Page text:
November 7, 2022
Thanks for your most recent letter. I apologize for the lateness of this one but it’s been the most amazing Fall I can remember. Long, slow, mild, and beautiful. The foliage and the late bloom continues even now despite this late date and an epic drought. We’ve had no appreciable rain at my house since maybe early in September until last week. Even then, we only got ½ an inch. Actually, it’s been so dry around the entire Midwest that the Mississippi is so low they cannot run barge traffic. Rumors have been swirling that most of the things needed to make Big Gulps are transported by barge and there’s going to be a shortage. The whole region is in a panic.
But this lovely weather has helped some with that and it has compelled me outside almost all the time. What’s been odd about that for me is, once outside, I’m finding I have little to do. I half-heartedly dragged hoses until I finally gave up. Usually, I don’t water much after Labor Day, but I planted some new things and therefore felt obliged to provide life support. Lately, I’ve been blowing some leaves around just to feel useful but mostly I’m working really hard to just be in the garden without actually doing any work. It’s been a nice change from my usual running around trying to wrap up multiple projects like a madman. Of course, inside, I’ve been ramping up four or five new projects so it sort of levels out. I’ll always find a way to run around like a madman.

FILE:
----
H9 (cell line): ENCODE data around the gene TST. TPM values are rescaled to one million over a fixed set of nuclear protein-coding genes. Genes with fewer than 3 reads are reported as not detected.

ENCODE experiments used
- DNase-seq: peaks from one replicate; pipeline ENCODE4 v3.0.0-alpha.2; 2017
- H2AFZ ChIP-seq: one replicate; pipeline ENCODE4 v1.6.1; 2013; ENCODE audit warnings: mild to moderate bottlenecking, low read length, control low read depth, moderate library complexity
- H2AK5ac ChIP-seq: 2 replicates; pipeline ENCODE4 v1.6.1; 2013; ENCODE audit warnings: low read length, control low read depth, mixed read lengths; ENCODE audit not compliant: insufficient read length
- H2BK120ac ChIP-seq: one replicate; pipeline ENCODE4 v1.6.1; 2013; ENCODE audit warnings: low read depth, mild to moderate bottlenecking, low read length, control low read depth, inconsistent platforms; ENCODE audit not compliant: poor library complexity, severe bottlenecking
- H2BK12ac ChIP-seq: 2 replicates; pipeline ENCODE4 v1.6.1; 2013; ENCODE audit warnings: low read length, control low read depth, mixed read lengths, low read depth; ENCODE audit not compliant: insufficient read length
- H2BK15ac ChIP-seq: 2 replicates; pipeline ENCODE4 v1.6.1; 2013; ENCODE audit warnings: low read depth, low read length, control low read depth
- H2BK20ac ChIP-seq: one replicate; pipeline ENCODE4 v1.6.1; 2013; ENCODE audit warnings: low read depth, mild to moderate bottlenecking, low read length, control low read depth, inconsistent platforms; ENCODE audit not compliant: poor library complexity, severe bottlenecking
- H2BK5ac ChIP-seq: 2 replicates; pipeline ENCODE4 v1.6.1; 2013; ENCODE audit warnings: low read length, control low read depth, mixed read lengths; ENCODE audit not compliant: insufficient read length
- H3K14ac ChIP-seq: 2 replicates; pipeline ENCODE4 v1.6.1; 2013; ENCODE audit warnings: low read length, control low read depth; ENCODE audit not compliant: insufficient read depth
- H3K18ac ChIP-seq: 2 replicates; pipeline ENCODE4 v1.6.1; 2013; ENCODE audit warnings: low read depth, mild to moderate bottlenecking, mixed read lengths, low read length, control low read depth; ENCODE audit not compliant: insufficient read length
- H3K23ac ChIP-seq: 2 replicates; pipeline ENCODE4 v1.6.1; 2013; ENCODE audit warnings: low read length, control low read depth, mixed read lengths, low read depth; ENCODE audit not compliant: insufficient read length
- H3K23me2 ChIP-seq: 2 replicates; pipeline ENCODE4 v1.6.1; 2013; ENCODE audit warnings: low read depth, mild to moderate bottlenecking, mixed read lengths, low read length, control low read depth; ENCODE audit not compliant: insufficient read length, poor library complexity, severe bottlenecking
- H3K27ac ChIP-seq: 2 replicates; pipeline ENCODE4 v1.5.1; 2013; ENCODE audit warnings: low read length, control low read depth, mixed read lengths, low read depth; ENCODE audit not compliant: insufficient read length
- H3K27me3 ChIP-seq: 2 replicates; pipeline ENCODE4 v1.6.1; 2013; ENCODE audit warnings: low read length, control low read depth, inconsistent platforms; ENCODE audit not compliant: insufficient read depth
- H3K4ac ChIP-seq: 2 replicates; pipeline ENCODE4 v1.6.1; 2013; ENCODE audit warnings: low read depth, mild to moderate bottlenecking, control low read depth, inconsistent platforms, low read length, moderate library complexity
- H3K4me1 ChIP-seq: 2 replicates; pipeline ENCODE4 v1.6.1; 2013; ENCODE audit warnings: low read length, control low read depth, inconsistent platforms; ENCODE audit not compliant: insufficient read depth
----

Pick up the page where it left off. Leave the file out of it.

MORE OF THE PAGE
But around here every Fall is predictably dry and every year I hear new gardeners asking if this will ruin the fall color display. And every year I hear experts answer that it could, but then it never does. Unless a Fall drought is so bad it kills trees outright, those of us who’ve been around the block a few times know that Fall color pretty much shows up every year no matter what. My guess is that it is determined by every other aspect of weather except for rain. Day temps, night temps, wind, storms, day length; in my opinion, these are the factors. No science here. Just observation. I could look it up but I’d rather just opine. All I know is, apart from a few light frosts and one harder one, it’s been warm, sunny, beautiful, and kind of eerie to be out amongst it all without much to do.
The upside, I guess, of getting older is gaining a little confidence that the sky is never falling. Of course, I’ve probably just gotten lazy and allowed myself to fall into a state of complacency. If so, I’m fine with it. Anymore, if something bad is going to happen, I’d just as soon it comes out of the blue. Just being able to say you knew something bad would happen before it does doesn’t make it any better. There’s a reason they say ignorance is bliss, I guess.
The other upside of getting older is that the garden is getting older too. And although I’m not improving with age, the garden is. Things like those little Japanese maples I planted as one-gallon plants are now past the “promising” stage and have started to “deliver.” And I’ve had time to rid the garden of so many bad design ideas and replace them with less bad design ideas. So a garden that at one time was jam packed with three times more plants than needed, most of which I bought not knowing what they would look like nor how they would perform, now looks kind of respectable. It’s amazing what ripping out the dregs does for the rest.